For the past ten years, some of China’s biggest companies have divided the country’s tech industry. Now, they’re fighting proxy wars in the emerging markets of Southeast Asia and India, battling it out for a share of the regions’ digital real estate.
China’s tech giants are major players in India and Southeast Asia. They’ve had a hang in some of the regions’ biggest unicorns, including internet platform provider Sea Limited, e-commerce titan Lazada, food delivery giant Swiggy, and super app Gojek.
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“These investments are building the muscles for a world-class clash of titans—with the big guys competing head to head and local players serving as proxies for the foreign giants,” consultancy Bain & Company said in a report describing the scramble for market share in Southeast Asia.
China’s tech giants are known as jealous backers. When Chinese startups take money from a tech major, they’re often committing to a side and its associated ecosystem. That’s why Tencent invested in Pinduoduo—the e-commerce company’s business model is based on users getting their Wechat contacts to buy items with them.
How much do these proxy wars spill over into Chinese tech giants’ new stomping grounds—Southeast Asia and India? I wanted to know, so over the past few weeks I’ve scraped, cross-referenced, and analyzed public data to map just how divided the digital landscape is in India and Southeast Asia. Here’s what I found:
- Chinese tech majors including Tencent, Alibaba, and Xiaomi have ploughed more than $26 billion into startups in the Southeast Asia and India regions.
- Very few of the startups have investment from the same Chinese tech giant, dividing the young companies into camps depending on where they received their funding.
- The battleground is predominantly focused on fintech and e-commerce.
- In Southeast Asia, Alibaba, Ant Group, and Tencent have made the biggest fintech investments. Meanwhile, Alibaba and Tencent lead in e-commerce funding in both Southeast Asia and India.
- Also, in India, Tencent, and Xiaomi have participated in rounds worth more than $2 billion to fund mobility companies.
In the past five years, companies including social media and gaming giant Tencent, e-commerce firm Alibaba and its fintech affiliate Ant Group, search company Baidu, and smartphone maker Xiaomi have participated in 89 funding rounds totalling nearly $26 billion for Indian and Southeast Asian startups.
Simultaneously, Chinese investment has shifted away from startups in the US to those in Southeast Asia and India as a result of rising US-China geopolitical tensions.
Funding round totals
Corporate giants jealously guard information about their investments in order to avoid tipping off their rivals. As a result, our data includes the total value of each funding round—a figure that includes contributions from other investors. While the data is incomplete, it still functions as a proxy for undisclosed numbers, and allows us to gauge Chinese tech giants’ stakes in various industries and regions.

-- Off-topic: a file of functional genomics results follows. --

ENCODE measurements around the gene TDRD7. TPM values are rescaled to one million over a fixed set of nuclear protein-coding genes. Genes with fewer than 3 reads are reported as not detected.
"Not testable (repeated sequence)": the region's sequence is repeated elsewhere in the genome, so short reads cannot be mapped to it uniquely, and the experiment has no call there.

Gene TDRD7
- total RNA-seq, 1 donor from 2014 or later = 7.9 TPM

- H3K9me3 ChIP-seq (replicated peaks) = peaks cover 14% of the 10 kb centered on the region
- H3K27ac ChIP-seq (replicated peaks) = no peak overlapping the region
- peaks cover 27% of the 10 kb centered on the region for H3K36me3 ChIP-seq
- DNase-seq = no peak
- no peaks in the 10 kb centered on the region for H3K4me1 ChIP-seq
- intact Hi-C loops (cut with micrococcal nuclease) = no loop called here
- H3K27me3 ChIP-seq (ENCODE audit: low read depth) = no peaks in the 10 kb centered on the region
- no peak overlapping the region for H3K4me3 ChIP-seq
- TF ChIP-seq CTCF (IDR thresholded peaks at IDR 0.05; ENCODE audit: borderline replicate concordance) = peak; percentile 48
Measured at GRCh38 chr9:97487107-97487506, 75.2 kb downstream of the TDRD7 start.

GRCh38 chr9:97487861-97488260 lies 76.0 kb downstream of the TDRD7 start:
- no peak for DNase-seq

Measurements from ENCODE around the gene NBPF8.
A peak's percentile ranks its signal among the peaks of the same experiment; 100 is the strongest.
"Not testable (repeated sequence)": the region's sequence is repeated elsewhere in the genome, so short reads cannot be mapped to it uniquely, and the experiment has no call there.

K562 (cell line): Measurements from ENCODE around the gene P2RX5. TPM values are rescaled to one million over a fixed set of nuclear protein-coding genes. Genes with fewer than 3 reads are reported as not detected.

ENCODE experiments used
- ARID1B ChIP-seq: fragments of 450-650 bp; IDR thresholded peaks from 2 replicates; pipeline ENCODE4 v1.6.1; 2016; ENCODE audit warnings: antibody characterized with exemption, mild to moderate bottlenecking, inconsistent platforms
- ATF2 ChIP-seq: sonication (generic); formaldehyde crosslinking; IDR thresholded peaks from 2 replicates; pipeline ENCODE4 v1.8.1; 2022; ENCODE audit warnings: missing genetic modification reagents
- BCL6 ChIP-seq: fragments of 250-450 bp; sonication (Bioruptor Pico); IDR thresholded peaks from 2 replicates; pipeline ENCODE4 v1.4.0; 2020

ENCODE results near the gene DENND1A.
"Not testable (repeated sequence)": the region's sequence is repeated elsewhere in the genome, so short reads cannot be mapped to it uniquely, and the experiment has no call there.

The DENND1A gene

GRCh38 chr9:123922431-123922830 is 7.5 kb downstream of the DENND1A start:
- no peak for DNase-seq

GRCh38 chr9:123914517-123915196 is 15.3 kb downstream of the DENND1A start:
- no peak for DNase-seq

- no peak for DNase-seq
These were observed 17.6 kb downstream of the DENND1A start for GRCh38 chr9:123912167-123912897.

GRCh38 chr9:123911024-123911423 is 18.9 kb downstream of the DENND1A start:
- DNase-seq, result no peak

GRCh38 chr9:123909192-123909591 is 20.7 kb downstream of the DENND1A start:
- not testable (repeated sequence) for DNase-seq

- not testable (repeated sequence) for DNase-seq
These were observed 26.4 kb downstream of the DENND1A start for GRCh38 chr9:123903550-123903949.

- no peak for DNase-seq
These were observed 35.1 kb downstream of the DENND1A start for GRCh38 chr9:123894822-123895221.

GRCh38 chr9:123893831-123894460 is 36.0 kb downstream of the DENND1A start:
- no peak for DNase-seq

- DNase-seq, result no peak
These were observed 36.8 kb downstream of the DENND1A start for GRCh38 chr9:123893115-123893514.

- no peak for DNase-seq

Battle for fintech supremacy
Southeast Asia and India’s underbanked population are driving a fintech boom.
Underbanked people typically don’t have sufficient access to commercial banking services. But with the advent of digital wallets in the region, they’re able to hail a ride, buy online, and order food for delivery. The higher availability of these platforms then stimulates a need for more fintech services.
According to Bain & Company, digital payments in Southeast Asia have reached an “inflection point,” with transactions expected to reach $1 trillion by 2025.
Chinese tech majors don’t want to miss out. While Tencent and Alibaba operate their own digital payment platforms in several countries around Southeast Asia, the two companies have backed more than a dozen digital payment platforms in the region and India.
These companies collectively account for around 150 million users in Southeast Asia, according to a report by Dealstreetasia. Meanwhile, in India, that number reached more than 350 million in 2019.
Tencent and Alibaba are each recruiting their own team. No fintech startup in the two regions has been backed by both companies.
We don’t know exactly how much Alibaba and Ant invested into e-wallets—of these investments, most were either for undisclosed amounts or into large conglomerates whose e-wallets are not the whole show. The one disclosed e-wallet investment, into Myanmar’s Wave Money, was for $73.5 million.
Alibaba has backed companies that are focused solely on digital payments, including WaveMoney and Thailand-based Truemoney, as well as large conglomerates that offer payment services among others, including e-commerce giant Lazada and internet service platform Grab. In India, the two Chinese giants have invested in digital payments platform Paytm.
Tencent has taken a different approach. The company hasn’t invested in any e-wallet-first companies, but has taken stakes in several large firms that, like Wechat, offer wallets.